• Keeping Friends

The friendship pause that refreshes

Published: November 23, 2010 | Last Updated: April 2, 2016 By | 3 Replies Continue Reading


Dear Irene,

I have a group of girlfriends, basically six of us, who’ve known each other since high school. Anyway, I got very close with three of them: Annie, Carole and Beth. I thought we would be best friends forever just like in the movies.

I was, and probably still am, very insecure. I have low self-esteem and need to seek out some sort of "recognition" from the others. At high school, Annie was the prettiest; Carole was the most intelligent; Beth was the nicest and the most popular, and I was only a very average girl. In order to "stand up" in the group, I always felt like doing something unique to make me feel better, or simply to impress them. So, I decided to be the "adventurous" one and further my studies in Europe for a few years.

We kept in contact about every detail in our lives and met every summer. The girls were moving on, and moved to different cities, and Beth moved to Australia. One day, I realized that no matter what I did, I would always be that "little average high school girl" in their eyes. Strangely, I am now a grown woman with a few accomplishments, but I still need recognition from the girls and it hurts me.

Annie confessed to me one day that she didn’t like the "new me", and it bothered her a lot that I wasn’t around. I was annoyed, as I was alone and far away from home. Beth ignored me for a long time. She returned mails to the others and flew back to our hometown to meet with the other girls. I didn’t know what was wrong but she clearly refused to communicate with me. Later, I got a hint from the girls that they were upset with my constant "bragging" about my European experiences. I might have added a little "spice" here and there in my stories, but I honestly didn’t exaggerate or make it all about myself. They continued to leave me out and I felt deeply rejected.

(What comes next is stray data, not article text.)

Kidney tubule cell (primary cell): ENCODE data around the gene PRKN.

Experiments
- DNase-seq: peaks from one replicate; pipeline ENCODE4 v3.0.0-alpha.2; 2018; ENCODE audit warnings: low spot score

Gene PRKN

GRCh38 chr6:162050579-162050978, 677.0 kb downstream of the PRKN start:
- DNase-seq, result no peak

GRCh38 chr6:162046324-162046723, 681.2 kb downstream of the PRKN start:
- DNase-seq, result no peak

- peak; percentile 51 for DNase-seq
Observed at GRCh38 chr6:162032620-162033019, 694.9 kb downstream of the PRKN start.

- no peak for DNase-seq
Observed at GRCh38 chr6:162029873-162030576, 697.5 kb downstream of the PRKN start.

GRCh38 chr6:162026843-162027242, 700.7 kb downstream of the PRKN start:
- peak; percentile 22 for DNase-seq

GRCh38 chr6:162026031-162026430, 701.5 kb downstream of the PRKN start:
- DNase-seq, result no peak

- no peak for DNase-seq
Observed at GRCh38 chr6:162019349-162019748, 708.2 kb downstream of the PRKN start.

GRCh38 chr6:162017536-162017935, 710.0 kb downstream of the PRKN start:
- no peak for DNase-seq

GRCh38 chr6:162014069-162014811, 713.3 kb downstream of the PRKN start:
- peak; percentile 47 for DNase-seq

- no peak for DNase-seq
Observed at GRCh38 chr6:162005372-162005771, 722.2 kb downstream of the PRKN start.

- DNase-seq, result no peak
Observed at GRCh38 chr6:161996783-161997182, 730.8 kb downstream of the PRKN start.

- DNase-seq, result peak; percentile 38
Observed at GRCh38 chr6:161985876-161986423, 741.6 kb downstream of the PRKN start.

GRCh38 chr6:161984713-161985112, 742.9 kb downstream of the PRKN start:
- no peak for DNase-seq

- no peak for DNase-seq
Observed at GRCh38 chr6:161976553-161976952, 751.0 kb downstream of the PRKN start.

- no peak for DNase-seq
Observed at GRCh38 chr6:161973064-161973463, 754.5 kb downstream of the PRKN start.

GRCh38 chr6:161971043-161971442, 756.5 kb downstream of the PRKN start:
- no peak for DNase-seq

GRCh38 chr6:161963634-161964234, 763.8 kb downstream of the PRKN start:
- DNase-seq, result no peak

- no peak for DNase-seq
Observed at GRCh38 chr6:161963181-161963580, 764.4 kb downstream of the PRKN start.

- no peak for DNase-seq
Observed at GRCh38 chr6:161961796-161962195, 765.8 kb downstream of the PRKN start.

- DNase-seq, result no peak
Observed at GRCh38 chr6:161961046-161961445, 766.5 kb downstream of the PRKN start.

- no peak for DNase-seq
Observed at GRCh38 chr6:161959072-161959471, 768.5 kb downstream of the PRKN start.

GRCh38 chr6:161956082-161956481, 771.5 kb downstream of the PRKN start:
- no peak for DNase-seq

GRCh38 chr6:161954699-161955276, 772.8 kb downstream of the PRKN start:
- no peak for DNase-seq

I am very depressed about this and it’s getting worse. I finally moved back home heart-broken and jobless, I don’t want to talk to anybody, especially my old friends. I went out with Carole, the one who lives in the same city as me, a few times; then later, I just backed-off smoothly. I don’t want to return to any calls or emails; I just hope that they could forget about me. I don’t know what my problem is, but I think I may have lost trust in female friendships.

Annie accused me of being the "bad guy" in our friendship. Ironically, she planned a trip overseas with the girls without me, and copied me all their email conversations. I have no other choice but to change my email address. I know this is drastic, and I honestly don’t want to lose contact with any of them, but Beth had blocked me out of her life a long time ago, and I couldn’t deal with the ignorance of the girls for the moment.

Whenever I initiated the contact (e.g. phone calls, emails, meet-ups), they didn’t seem to care; but when I thought I got the hint and decided to back off a little bit, they would suddenly "care" about me, but never really wanted to spend time with me. I got confused and tired.

What is this all about, Irene? Will they ever forgive me for taking this "friendship pause"? What should I do, because I don’t want them to think me as an arrogant girl who is too good for their friendship? Or should I just walk away without any explanation (knowing that I have already been hiatus for months)? Will I ever be able to make close female friends again?




Dear Maren,

It’s difficult to return home and pick up all the threads that were there when you left. You’re also missing the structure that school or work provides and I think you may be spending too much time thinking about yourself and your high school friends. And NO, not all friendships last forever, even very good ones. People grow and their lives change directions.